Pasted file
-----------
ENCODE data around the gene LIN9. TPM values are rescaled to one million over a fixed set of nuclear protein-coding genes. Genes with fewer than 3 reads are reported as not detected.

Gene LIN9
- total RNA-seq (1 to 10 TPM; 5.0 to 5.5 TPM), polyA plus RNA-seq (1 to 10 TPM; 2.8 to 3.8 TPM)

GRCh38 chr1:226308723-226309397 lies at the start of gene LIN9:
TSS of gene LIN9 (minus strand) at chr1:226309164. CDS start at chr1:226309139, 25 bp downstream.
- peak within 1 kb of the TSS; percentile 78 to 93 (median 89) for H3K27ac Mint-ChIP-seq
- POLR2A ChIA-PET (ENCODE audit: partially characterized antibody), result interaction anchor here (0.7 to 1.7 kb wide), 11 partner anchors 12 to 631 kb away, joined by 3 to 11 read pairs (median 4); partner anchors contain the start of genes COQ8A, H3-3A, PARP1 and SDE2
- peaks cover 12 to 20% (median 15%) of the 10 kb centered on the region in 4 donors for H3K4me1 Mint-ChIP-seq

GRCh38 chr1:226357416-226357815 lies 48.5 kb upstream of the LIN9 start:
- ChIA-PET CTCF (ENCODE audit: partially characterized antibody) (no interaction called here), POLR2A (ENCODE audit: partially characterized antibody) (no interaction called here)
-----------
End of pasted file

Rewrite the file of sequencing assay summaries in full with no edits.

ENCODE data around the gene LIN9. TPM values are rescaled to one million over a fixed set of nuclear protein-coding genes. Genes with fewer than 3 reads are reported as not detected.

Gene LIN9
- total RNA-seq (1 to 10 TPM; 5.0 to 5.5 TPM), polyA plus RNA-seq (1 to 10 TPM; 2.8 to 3.8 TPM)

GRCh38 chr1:226308723-226309397 lies at the start of gene LIN9:
TSS of gene LIN9 (minus strand) at chr1:226309164. CDS start at chr1:226309139, 25 bp downstream.
- peak within 1 kb of the TSS; percentile 78 to 93 (median 89) for H3K27ac Mint-ChIP-seq
- POLR2A ChIA-PET (ENCODE audit: partially characterized antibody), result interaction anchor here (0.7 to 1.7 kb wide), 11 partner anchors 12 to 631 kb away, joined by 3 to 11 read pairs (median 4); partner anchors contain the start of genes COQ8A, H3-3A, PARP1 and SDE2
- peaks cover 12 to 20% (median 15%) of the 10 kb centered on the region in 4 donors for H3K4me1 Mint-ChIP-seq

GRCh38 chr1:226357416-226357815 lies 48.5 kb upstream of the LIN9 start:
- ChIA-PET CTCF (ENCODE audit: partially characterized antibody) (no interaction called here), POLR2A (ENCODE audit: partially characterized antibody) (no interaction called here)